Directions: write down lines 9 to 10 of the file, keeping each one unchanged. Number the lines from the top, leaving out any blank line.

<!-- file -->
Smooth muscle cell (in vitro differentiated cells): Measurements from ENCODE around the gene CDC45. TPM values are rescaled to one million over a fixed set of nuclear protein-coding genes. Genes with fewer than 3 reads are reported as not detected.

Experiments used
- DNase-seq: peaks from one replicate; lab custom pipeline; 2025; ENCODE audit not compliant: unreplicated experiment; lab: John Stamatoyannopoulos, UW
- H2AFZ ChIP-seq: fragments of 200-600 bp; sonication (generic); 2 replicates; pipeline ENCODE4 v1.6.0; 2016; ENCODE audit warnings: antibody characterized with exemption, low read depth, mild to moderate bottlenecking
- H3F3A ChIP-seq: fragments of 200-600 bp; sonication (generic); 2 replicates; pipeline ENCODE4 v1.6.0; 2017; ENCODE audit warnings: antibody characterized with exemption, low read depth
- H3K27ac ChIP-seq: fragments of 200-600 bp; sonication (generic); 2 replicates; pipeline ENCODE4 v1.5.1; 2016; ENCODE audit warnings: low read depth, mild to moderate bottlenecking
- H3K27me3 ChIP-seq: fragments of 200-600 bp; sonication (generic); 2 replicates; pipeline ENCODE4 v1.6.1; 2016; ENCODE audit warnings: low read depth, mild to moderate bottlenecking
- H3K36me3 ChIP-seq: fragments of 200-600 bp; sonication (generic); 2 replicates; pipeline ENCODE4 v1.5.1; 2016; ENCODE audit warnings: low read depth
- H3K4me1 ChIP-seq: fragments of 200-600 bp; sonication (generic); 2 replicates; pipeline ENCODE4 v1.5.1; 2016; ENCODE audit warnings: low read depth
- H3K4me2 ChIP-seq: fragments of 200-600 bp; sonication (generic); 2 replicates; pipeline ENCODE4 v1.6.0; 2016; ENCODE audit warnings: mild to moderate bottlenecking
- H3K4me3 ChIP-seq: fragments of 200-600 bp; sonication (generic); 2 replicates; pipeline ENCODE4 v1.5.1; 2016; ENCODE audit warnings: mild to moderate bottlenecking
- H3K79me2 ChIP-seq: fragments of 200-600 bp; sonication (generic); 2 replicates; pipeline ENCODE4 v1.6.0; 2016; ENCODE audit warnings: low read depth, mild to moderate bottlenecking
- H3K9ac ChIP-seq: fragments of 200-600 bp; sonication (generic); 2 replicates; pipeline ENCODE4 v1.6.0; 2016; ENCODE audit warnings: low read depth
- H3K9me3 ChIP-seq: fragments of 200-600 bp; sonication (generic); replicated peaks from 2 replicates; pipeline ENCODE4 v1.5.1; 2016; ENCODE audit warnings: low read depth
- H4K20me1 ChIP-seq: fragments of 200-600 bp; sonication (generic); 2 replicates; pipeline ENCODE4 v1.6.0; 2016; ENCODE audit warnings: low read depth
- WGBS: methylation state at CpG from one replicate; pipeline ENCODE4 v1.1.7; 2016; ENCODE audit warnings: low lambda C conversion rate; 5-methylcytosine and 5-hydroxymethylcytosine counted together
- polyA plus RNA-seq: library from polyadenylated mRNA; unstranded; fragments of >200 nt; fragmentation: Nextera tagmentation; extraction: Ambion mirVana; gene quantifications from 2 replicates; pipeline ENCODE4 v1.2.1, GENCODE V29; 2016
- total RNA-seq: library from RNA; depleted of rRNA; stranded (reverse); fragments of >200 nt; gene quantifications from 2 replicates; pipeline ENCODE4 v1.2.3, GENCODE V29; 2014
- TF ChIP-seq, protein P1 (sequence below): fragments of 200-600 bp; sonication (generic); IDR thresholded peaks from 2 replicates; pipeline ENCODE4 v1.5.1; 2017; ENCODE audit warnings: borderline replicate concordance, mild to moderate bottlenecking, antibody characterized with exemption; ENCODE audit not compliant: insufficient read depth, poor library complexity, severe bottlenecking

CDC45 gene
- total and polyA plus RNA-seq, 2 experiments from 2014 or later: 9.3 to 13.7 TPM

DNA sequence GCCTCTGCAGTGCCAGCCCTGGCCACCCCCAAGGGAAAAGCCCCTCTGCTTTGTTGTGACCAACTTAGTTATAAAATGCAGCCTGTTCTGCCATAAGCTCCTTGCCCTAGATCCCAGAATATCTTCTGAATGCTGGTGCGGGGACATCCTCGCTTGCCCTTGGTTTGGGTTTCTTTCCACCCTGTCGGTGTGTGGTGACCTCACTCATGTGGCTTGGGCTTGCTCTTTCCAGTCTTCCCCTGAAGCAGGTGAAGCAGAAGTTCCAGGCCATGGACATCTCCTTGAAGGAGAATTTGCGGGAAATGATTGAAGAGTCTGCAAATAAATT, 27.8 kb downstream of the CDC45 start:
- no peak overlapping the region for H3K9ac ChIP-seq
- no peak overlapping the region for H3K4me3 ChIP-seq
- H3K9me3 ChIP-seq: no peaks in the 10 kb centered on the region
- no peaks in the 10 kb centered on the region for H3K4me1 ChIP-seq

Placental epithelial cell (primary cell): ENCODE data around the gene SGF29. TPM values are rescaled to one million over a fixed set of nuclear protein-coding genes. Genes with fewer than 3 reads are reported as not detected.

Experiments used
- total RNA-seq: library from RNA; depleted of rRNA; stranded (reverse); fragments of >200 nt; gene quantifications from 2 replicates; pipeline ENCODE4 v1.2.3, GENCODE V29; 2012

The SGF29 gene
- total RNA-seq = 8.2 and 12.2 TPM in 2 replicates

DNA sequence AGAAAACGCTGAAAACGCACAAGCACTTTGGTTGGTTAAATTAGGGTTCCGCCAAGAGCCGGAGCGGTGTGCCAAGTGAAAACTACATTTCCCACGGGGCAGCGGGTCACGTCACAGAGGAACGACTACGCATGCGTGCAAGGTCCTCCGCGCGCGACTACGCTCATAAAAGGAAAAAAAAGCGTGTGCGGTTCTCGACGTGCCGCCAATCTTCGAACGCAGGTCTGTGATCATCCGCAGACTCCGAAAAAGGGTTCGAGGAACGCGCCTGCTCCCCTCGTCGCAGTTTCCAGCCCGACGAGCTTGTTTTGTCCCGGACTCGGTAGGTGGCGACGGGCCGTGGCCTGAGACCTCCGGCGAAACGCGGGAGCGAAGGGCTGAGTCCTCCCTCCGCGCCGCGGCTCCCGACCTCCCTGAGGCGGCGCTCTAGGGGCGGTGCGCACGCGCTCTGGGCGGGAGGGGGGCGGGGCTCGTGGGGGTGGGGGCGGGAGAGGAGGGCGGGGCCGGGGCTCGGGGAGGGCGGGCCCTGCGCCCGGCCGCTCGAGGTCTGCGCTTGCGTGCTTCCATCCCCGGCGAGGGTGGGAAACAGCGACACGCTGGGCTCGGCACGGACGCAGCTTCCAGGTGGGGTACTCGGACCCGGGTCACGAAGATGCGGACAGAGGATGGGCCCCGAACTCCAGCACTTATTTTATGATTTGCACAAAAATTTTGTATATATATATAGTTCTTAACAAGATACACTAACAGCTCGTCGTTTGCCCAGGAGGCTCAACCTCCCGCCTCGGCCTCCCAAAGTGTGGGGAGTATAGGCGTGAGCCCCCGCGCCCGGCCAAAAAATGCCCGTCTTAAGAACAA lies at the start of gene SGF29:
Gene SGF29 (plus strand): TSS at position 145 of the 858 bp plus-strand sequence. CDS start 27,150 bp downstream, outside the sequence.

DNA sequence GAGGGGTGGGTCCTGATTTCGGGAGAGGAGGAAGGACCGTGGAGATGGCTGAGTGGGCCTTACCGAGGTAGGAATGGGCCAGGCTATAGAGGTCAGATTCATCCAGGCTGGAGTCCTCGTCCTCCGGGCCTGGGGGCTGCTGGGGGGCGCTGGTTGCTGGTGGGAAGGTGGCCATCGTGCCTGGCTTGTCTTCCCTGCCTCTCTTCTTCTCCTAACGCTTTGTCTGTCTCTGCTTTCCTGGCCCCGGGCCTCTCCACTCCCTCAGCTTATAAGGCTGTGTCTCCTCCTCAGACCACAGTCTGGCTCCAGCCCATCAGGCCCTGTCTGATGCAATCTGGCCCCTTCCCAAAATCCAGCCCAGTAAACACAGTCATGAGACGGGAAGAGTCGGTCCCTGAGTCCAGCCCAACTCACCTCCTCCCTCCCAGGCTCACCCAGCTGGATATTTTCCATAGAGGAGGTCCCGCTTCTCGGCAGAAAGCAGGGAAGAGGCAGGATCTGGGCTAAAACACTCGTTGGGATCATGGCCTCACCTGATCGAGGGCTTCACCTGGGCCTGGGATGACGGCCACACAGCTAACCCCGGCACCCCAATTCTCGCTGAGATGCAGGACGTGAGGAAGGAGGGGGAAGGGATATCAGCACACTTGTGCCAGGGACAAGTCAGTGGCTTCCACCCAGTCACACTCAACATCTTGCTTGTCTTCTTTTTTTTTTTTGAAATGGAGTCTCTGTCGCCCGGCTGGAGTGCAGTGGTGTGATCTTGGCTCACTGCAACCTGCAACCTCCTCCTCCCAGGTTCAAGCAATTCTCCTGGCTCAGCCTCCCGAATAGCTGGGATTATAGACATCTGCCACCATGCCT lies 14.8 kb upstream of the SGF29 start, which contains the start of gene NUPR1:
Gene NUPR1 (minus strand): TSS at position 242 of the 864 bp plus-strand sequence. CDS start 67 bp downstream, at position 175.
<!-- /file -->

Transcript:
- H3K4me1 ChIP-seq: fragments of 200-600 bp; sonication (generic); 2 replicates; pipeline ENCODE4 v1.5.1; 2016; ENCODE audit warnings: low read depth
- H3K4me2 ChIP-seq: fragments of 200-600 bp; sonication (generic); 2 replicates; pipeline ENCODE4 v1.6.0; 2016; ENCODE audit warnings: mild to moderate bottlenecking